Time passing is marked in so many different ways. We remember major events based on their significance in our lives, and after a few years, we may have to rack our brains to figure out the date. My parents used to ask me how old I was, because my birth was one of their mileposts. We remember what car we were driving, whether we were still in school, who was born, who got married, who was still alive. For me, the main milepost is where I was living. This is the 28th house of my adult life. This time, the move closely corresponds with a new year, which is my other favorite time marker. It makes me think of everything that has changed in my life since the last time we moved.
When we moved into our now-old house, we had had a challenging year. We were coming to roost after three moves in about seven months, with two job changes to boot. We thought we were going to have to move to Alabama, a place thousands of miles from friends and family, where we knew nobody whosoever, on two weeks’ notice. Somehow, miraculously, my husband secured a better job here in Southern California instead. Our heads were still spinning, and I still had my Alabama road trip spreadsheet on my home screen. My stepdaughter had just started her first semester of college, and we were living as empty nesters for the first time in our marriage. We rented the house at the last minute, signing the papers electronically in the car on the way back to our old-old house. Neither of us had ever lived in such a tight rental market before, and we were bewildered by the way that every house we saw for rent was unavailable later the same day the listing was posted. The pace of life had changed in the same way as the speed of freeway traffic.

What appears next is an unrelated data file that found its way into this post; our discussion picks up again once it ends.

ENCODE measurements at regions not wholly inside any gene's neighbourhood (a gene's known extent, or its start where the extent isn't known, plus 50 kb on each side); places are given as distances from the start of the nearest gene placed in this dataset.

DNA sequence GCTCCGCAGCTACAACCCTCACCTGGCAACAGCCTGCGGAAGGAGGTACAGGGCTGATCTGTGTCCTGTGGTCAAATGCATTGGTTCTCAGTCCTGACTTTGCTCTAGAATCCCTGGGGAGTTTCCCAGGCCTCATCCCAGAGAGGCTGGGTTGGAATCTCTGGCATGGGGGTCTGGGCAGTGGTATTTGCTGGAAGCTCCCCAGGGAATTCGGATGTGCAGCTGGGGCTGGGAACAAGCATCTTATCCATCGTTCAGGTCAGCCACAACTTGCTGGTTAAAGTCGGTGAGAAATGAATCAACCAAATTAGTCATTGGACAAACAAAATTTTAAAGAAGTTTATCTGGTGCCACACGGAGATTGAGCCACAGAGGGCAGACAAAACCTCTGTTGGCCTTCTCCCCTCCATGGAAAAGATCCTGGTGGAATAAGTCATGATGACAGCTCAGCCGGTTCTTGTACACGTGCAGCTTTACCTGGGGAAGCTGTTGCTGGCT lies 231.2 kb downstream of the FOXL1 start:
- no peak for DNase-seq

When we moved in, we had four things on our minds, aside from the matter of our kid’s fresh independence weighing on our hearts.
Losing the extra weight took a bit longer. I had put on 17 pounds in 2013, and my health was in a tailspin. I wasn’t sleeping, I was getting migraines on a weekly basis, and I was having fibromyalgia flare-ups for the first time in over a decade. The stress had caught up to me. I already knew quite well that all my various health issues correlate perfectly with weight gain, and there was nothing in the extra visceral fat that was pleasing or helpful to my life. I could only really fit in two pairs of pants and three shirts, and we couldn’t exactly afford to buy me an entire new wardrobe. I started running again: 38 miles per pound burned. Then I started keeping a food log, and I decided to make “healthy weight for my height” my goal weight. I went on a strict diet for three months. That changed my life. For most of the 2 years since we moved to that house, I have stayed in the 120-125 pound range (I’m 5’4”). I also trained for, and ran, my first marathon. Oh, and I did wind up with a whole new wardrobe, just two sizes smaller instead of two sizes larger.
We came to SoCal in a state of chaos. Our family life had been sundered, we were broke, our truck was on its last legs, our dog seemed to be dying, the movers broke some of our stuff, and we were moving into a dumpy little place down the street from a smoke shop, a massage parlor, and a Popeye’s Chicken franchise. Two years later, everything is different. The new vet put our dog on a new medication regimen for his Addison’s disease, and he’s so frisky at 7 that nobody would ever guess he is ill. I have transformed from an overweight, ill, headachy person to a lean marathoner. My husband got promoted into management. I started my coaching business. Our kid has been getting straight A’s. The old truck died with over 200,000 miles on it, and we replaced it with (don’t laugh) a VW Jetta, just in time for the emissions scandal.
Moving again is exciting. I can only wonder what will happen in our lives in the next two years, or rather, what we will make happen. Last time, we felt that we were at the mercy of fate. This time, we are moving under our own power, a steamship instead of a storm-tossed sailboat. We are “done” with many of the crises that distracted us last time. “Done” with the health problems and the weight gain. “Done” with the high-maintenance old vehicle. “Done” with parenting; she’s 21, independent, and thriving. “Done” with downsizing and streamlining our stuff. The new house was just remodeled and meticulously detailed by our landlord. There’s nothing for us to fix. In the New Year, in this new home, all there is for us to do is to live and to grow into a bigger life.
I've been working with chronic disorganization, squalor, and hoarding for over 20 years. I'm also a marathon runner who was diagnosed with fibromyalgia and thyroid disease 17 years ago.
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